How successful would they be in the long run only time will tell!

The Saudis need the US support to guard themselves against a powerful neighbour in the form of Iran, something that has not gone down well with many in the Kingdom.

Iran needs to engage in dialogues rather than raising tempers with the now familiar diatribe of Ahmadinejad.
There are unsubstantiated claims by certain countries in the Middle East of Iran’s role in their internal affairs. The country needs to put more confidence building measures in the wake of its nuclear program.

Iran is also facing some problems internally. Post election, as the events at home show, there is a growing dissatisfaction of the young population with the power the clergy enjoys. The Shah’s toppling was not possible without the student uprising. Those in charge should never forget this simple fact.

The US needs to respect the regime in Iran (whosoever) and sit with it. Surely the lessons of the past have not been learned. Stephen Kinzer endorses the view, “Today, as anti-Iran rhetoric in Washington becomes steadily more strident, it is urgent that Americans understand how disastrous the last US attack on Iran turned out to be. They might also ponder the question of what moral responsibility the United States has to Iran in the wake of this painful history.”[12]

The answer to that has the potential to change US-Iranian relations.

Barack Obama talked about a new beginning in his landmark speech given at the Cairo University in 2009, “We have a responsibility to join together on behalf of the world that we seek — a world where extremists no longer threaten our people, and American troops have come home; a world where Israelis and Palestinians are each secure in a state of their own, and nuclear energy is used for peaceful purposes; a world where governments serve their citizens, and the rights of all God’s children are respected. Those are mutual interests. That is the world we seek. But we can only achieve it together.”

The average Muslim, too, is sick and tired of seeing his faith questioned every time some extremist blow himself to pieces in the name of Allah. They also seek a new start where they are free in their lands and are judged by their own actions.

The world has seen enough violence in the name of religion and security. Let’s give peace a chance!

(Revised and updated: Oct 29, 2011)


*Members of the Wahhabi movement prefer to call themselves Muslims, or muwahhidun (those who insist on the unification of the worship of Allah) or Ahl (community of) At-Tawhid (Monotheism). The teachings of the reformer Abd Al-Wahhab are more often referred to by adherents as Salafi (“following the forefathers of Islam.”)

**Sahwa movement emerged in Saudi Arabia during the late 1960s. It was a well organised political movement that pride itself on religious orthodoxy.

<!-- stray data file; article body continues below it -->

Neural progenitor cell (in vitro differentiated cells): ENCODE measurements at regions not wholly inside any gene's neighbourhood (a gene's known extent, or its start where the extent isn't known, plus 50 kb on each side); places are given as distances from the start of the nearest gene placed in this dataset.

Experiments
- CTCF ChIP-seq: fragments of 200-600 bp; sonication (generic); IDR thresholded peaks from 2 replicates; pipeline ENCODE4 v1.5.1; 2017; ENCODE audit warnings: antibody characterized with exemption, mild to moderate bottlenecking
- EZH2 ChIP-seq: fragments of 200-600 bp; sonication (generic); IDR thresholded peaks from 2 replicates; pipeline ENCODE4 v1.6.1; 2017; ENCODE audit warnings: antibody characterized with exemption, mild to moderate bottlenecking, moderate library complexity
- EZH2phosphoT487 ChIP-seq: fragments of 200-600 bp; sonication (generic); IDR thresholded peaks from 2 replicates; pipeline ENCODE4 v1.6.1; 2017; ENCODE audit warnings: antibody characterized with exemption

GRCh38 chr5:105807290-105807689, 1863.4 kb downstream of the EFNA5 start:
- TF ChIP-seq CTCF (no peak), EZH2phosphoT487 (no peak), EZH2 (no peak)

1. Con Coughlin, Khomeini’s Ghost (London: Pan Macmillan, 2010), 177.
2. Robert Lacey, Inside the Kingdom: Kings, Clerics, Terrorists, Modernists, and the Struggle for Saudi Arabia (New York: Viking Penguin, 2009), 18.
3. The Siege of Mecca: The 1979 Uprising at Islam’s Holiest Shrine by Yaroslav Trofimov (New York: Anchor Books, 2008), 214.
4. As’ad AbuKhalil, The Battle for Saudi Arabia: Royalty, Fundamentalism, and Global Power (New York: Seven Stories Press, 2004).
5. Madawi Al-Rasheed, A History of Saudi Arabia (Cambridge: Cambridge University Press, 2003), 11.
6. Thomas Hegghammer, Jihad in Saudi Arabia: Violence and Pan-Islamism Since 1979 (Cambridge: Cambridge University Press, 2010), 24.
7. Sherifa Zuhur, “Saudi Arabia: Islamic Threat, Political reform, and the Global War on Terror,” Strategic Studies Institute (2005), 13, accessed October 28, 2011,
8. Noam Chomsky, Fateful Triangle: the United States, Israel, and the Palestinians (London: Pluto Press, Updated Edition, 1999).
9. “Osama bin Laden Interview – CNN,” FindLaw, accessed October 28, 2011,
10. Sheikh Salman al-Oadah, “How We Can Coexist”, Islam Today, Jan 01, 2002  , accessed October 28, 2011,
11. Daniel Kurtzer and Scott Lasensky, Negotiating Arab-Israeli Peace: American Leadership in the Middle East, (Washington: United States Institue of Peace, 2008), 38.
12. Stephen Kinzer, All the Shah’s Men: An American Coup and the Roots of Middle East Terror, (New Jersey: John Wiley & Sons), xxiii.
13. “A History of Conflict”, BBC,  accessed October 28, 2011,
14. Roland Jacquard, In the Name of Osama Bin Laden: Global Terrorism and the Bin Laden Brotherhood (USA: Duke University Press, 2002, Revised and Updated).
15. Mark Bowden, Guests of the Ayatollah: The Iran Hostage Crisis: The First Battle in America’s War with Militant Islam (New York: Grove Press, 2006).
16. “Amnesty International Annual Report 2011: The state of the world’s human rights,” Amnesty International, accessed October 28, 2011,


Priyanka said...

A detailed one. shows your research...great!

Gayatri said...

Detailed analysis and work !!

Syed Arif Ahmad said...

The article is thought provoking and well researched. I convey my appreciation.
Kind Regards

Syed Arif Ahmad